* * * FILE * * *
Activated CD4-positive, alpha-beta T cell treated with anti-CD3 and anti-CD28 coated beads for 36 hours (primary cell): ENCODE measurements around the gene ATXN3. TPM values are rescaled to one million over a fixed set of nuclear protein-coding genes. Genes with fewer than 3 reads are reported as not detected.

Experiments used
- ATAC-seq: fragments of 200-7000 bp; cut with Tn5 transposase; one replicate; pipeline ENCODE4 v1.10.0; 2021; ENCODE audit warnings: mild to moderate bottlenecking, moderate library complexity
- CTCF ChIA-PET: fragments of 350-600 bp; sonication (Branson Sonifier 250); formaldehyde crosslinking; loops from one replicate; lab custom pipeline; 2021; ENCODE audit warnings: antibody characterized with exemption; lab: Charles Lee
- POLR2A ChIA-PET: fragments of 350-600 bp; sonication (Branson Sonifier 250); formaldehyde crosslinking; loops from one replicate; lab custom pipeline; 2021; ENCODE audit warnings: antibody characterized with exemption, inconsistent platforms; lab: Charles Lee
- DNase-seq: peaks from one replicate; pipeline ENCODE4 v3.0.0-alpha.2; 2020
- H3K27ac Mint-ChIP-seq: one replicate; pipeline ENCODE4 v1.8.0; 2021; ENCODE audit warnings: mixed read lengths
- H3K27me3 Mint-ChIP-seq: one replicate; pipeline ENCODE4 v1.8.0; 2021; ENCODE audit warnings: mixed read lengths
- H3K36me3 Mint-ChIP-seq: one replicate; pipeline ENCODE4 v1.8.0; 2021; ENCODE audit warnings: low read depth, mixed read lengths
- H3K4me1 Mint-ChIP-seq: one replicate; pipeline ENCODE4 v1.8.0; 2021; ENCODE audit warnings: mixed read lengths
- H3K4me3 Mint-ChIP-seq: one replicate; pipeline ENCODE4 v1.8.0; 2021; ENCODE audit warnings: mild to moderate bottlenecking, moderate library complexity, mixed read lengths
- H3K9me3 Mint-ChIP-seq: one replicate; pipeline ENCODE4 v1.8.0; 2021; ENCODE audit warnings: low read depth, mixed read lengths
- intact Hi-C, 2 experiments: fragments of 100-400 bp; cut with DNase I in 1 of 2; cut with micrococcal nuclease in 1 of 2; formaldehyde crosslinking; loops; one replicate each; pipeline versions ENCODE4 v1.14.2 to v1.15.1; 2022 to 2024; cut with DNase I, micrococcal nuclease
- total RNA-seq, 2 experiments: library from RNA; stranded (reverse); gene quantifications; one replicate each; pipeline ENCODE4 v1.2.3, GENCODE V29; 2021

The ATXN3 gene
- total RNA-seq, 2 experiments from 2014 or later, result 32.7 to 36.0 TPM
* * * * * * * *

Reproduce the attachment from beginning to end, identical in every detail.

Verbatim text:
Activated CD4-positive, alpha-beta T cell treated with anti-CD3 and anti-CD28 coated beads for 36 hours (primary cell): ENCODE measurements around the gene ATXN3. TPM values are rescaled to one million over a fixed set of nuclear protein-coding genes. Genes with fewer than 3 reads are reported as not detected.

Experiments used
- ATAC-seq: fragments of 200-7000 bp; cut with Tn5 transposase; one replicate; pipeline ENCODE4 v1.10.0; 2021; ENCODE audit warnings: mild to moderate bottlenecking, moderate library complexity
- CTCF ChIA-PET: fragments of 350-600 bp; sonication (Branson Sonifier 250); formaldehyde crosslinking; loops from one replicate; lab custom pipeline; 2021; ENCODE audit warnings: antibody characterized with exemption; lab: Charles Lee
- POLR2A ChIA-PET: fragments of 350-600 bp; sonication (Branson Sonifier 250); formaldehyde crosslinking; loops from one replicate; lab custom pipeline; 2021; ENCODE audit warnings: antibody characterized with exemption, inconsistent platforms; lab: Charles Lee
- DNase-seq: peaks from one replicate; pipeline ENCODE4 v3.0.0-alpha.2; 2020
- H3K27ac Mint-ChIP-seq: one replicate; pipeline ENCODE4 v1.8.0; 2021; ENCODE audit warnings: mixed read lengths
- H3K27me3 Mint-ChIP-seq: one replicate; pipeline ENCODE4 v1.8.0; 2021; ENCODE audit warnings: mixed read lengths
- H3K36me3 Mint-ChIP-seq: one replicate; pipeline ENCODE4 v1.8.0; 2021; ENCODE audit warnings: low read depth, mixed read lengths
- H3K4me1 Mint-ChIP-seq: one replicate; pipeline ENCODE4 v1.8.0; 2021; ENCODE audit warnings: mixed read lengths
- H3K4me3 Mint-ChIP-seq: one replicate; pipeline ENCODE4 v1.8.0; 2021; ENCODE audit warnings: mild to moderate bottlenecking, moderate library complexity, mixed read lengths
- H3K9me3 Mint-ChIP-seq: one replicate; pipeline ENCODE4 v1.8.0; 2021; ENCODE audit warnings: low read depth, mixed read lengths
- intact Hi-C, 2 experiments: fragments of 100-400 bp; cut with DNase I in 1 of 2; cut with micrococcal nuclease in 1 of 2; formaldehyde crosslinking; loops; one replicate each; pipeline versions ENCODE4 v1.14.2 to v1.15.1; 2022 to 2024; cut with DNase I, micrococcal nuclease
- total RNA-seq, 2 experiments: library from RNA; stranded (reverse); gene quantifications; one replicate each; pipeline ENCODE4 v1.2.3, GENCODE V29; 2021

The ATXN3 gene
- total RNA-seq, 2 experiments from 2014 or later, result 32.7 to 36.0 TPM